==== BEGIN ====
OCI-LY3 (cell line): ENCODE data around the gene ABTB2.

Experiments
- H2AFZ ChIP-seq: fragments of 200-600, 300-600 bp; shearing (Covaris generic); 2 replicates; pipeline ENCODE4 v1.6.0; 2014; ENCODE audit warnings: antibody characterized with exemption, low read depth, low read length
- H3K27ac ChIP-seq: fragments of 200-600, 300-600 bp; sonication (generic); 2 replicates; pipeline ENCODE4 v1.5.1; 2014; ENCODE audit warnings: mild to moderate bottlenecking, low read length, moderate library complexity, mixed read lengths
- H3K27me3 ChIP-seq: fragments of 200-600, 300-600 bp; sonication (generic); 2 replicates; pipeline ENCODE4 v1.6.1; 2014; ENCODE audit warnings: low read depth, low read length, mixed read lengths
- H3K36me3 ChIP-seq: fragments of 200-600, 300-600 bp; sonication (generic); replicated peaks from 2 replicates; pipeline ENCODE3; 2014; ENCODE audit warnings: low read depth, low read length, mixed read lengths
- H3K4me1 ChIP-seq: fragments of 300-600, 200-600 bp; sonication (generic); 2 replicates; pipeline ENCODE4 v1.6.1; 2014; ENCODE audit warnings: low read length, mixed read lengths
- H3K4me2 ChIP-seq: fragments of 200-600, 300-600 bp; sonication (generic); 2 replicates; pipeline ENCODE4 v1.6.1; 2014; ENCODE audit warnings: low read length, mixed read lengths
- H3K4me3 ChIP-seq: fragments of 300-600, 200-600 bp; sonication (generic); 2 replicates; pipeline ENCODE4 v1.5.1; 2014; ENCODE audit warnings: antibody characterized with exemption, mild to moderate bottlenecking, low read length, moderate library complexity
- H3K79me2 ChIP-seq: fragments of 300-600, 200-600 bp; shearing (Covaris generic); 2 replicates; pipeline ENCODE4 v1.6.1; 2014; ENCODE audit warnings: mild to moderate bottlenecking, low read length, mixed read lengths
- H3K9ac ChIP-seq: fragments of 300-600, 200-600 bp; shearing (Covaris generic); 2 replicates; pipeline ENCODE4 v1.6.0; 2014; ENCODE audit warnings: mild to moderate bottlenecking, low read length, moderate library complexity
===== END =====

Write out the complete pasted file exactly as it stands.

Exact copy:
OCI-LY3 (cell line): ENCODE data around the gene ABTB2.

Experiments
- H2AFZ ChIP-seq: fragments of 200-600, 300-600 bp; shearing (Covaris generic); 2 replicates; pipeline ENCODE4 v1.6.0; 2014; ENCODE audit warnings: antibody characterized with exemption, low read depth, low read length
- H3K27ac ChIP-seq: fragments of 200-600, 300-600 bp; sonication (generic); 2 replicates; pipeline ENCODE4 v1.5.1; 2014; ENCODE audit warnings: mild to moderate bottlenecking, low read length, moderate library complexity, mixed read lengths
- H3K27me3 ChIP-seq: fragments of 200-600, 300-600 bp; sonication (generic); 2 replicates; pipeline ENCODE4 v1.6.1; 2014; ENCODE audit warnings: low read depth, low read length, mixed read lengths
- H3K36me3 ChIP-seq: fragments of 200-600, 300-600 bp; sonication (generic); replicated peaks from 2 replicates; pipeline ENCODE3; 2014; ENCODE audit warnings: low read depth, low read length, mixed read lengths
- H3K4me1 ChIP-seq: fragments of 300-600, 200-600 bp; sonication (generic); 2 replicates; pipeline ENCODE4 v1.6.1; 2014; ENCODE audit warnings: low read length, mixed read lengths
- H3K4me2 ChIP-seq: fragments of 200-600, 300-600 bp; sonication (generic); 2 replicates; pipeline ENCODE4 v1.6.1; 2014; ENCODE audit warnings: low read length, mixed read lengths
- H3K4me3 ChIP-seq: fragments of 300-600, 200-600 bp; sonication (generic); 2 replicates; pipeline ENCODE4 v1.5.1; 2014; ENCODE audit warnings: antibody characterized with exemption, mild to moderate bottlenecking, low read length, moderate library complexity
- H3K79me2 ChIP-seq: fragments of 300-600, 200-600 bp; shearing (Covaris generic); 2 replicates; pipeline ENCODE4 v1.6.1; 2014; ENCODE audit warnings: mild to moderate bottlenecking, low read length, mixed read lengths
- H3K9ac ChIP-seq: fragments of 300-600, 200-600 bp; shearing (Covaris generic); 2 replicates; pipeline ENCODE4 v1.6.0; 2014; ENCODE audit warnings: mild to moderate bottlenecking, low read length, moderate library complexity